In “Taste the Nation,” which began its second season on Hulu this month, Padma Lakshmi, the longtime host of the reality television competition “Top Chef,” visits various immigrant communities in the United States, not Not just eating their food, but interviewing the people who make it.
Much has been written about what the show is like. fundamentalist A departure for food television, with its potential to highlight history, memory and trauma in the way we eat. Whether Ms. Lakshmi, 52, is breaking the Ramadan fast with Arab-Americans in Dearborn, Mich., or making piroshki with an eccentric Ukrainian-American chef, she manages to shed light on how politics And culture sits down from eating. His DIY, documentary style—not unlike the food shows of hosts like Anthony Bourdain—manages to avoid glamorizing these communities and their foods.
Less attention has been paid to her appearance in the show. Here, unlike on “Top Chef,” the former fashion model presents herself as she is: unfussy, with minimal hair and makeup, and without much panache. In an edited interview, Ms. Lakshmi spoke about her choice of clothing, as she prefers to make her own makeup and other aesthetic decisions that go into creating the “taste of the nation.”
Do you think the culture has changed in the way we talk about women, especially women of color, on TV?
I’ve always been the same. I’ve continued to try and create work for myself that’s interesting to me — because that’s the greatest blessing you can hope for, to do what you love and for it. Get compensation. But it took some time for people to catch on. People are allowing me to be my full self, allowing me to be a smart thinker and good looking. Those two things are not mutually exclusive. The rules for me as a woman on television are completely different from those of my male counterparts. It’s a fact of life that I’m just willing to accept and fight against.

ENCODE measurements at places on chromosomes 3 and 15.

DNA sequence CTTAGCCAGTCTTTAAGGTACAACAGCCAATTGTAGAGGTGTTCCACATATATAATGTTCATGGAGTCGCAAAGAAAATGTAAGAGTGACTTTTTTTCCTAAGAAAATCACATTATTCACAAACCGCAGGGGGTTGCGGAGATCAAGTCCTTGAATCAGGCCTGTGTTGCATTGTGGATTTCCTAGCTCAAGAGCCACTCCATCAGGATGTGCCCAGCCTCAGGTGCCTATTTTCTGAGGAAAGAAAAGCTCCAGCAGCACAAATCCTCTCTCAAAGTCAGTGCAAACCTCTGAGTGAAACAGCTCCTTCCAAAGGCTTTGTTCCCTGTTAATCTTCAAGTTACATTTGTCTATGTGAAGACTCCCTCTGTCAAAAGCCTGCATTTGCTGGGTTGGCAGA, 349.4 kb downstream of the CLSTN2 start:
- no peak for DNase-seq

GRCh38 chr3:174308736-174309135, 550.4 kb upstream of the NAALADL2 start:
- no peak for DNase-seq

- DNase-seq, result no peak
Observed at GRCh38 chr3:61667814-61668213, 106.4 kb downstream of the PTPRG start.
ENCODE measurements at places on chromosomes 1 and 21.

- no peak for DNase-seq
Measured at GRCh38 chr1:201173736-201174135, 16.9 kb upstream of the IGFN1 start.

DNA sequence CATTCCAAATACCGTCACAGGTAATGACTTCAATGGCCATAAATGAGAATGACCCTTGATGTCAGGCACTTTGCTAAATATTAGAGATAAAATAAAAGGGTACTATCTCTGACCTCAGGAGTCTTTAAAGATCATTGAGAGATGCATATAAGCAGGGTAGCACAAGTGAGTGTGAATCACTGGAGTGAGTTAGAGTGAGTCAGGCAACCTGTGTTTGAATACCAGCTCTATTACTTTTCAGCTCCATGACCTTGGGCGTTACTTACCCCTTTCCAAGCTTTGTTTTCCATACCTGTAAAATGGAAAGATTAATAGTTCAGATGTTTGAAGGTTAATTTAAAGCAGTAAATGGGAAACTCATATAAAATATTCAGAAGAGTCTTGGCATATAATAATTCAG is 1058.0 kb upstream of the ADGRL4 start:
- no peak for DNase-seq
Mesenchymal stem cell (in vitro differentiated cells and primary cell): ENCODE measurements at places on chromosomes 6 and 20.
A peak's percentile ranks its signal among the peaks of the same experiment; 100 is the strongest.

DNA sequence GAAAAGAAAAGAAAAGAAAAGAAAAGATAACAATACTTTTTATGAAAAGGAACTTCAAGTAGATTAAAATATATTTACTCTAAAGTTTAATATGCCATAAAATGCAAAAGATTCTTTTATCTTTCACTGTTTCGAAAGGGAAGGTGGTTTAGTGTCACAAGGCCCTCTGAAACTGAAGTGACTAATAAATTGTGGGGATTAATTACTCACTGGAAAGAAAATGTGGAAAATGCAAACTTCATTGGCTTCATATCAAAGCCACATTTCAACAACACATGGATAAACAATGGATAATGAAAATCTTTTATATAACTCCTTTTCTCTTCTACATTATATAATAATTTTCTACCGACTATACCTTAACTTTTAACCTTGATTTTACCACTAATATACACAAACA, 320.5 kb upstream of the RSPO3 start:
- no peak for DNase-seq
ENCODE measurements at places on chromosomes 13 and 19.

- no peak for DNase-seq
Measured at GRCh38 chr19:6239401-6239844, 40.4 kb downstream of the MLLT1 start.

Do you think that being a former model — in other words, being considered conventionally beautiful — made it easier for the media to alienate or stereotype you?
You don’t have to be a fashion model to know what I’m talking about or what it feels like. This is true for corporate women, for women in academia, for women in food, for women in publishing.
Your appearance in “Taste the Nation” is very simple. Is it intentional?
I wanted the show to look different from “Top Chef.” My job is to give all my participants a platform to tell their stories as they see fit. I also wanted to be comfortable. If you’ve seen “Top Chef,” you know I’m in stilettos, I’m in a very tight shiny dress. But with “Taste the Nation,” I wanted to look like myself. I didn’t want to stick out like a sore thumb in the communities where I embedded myself for about a week.
What were the other considerations that went into your wardrobe?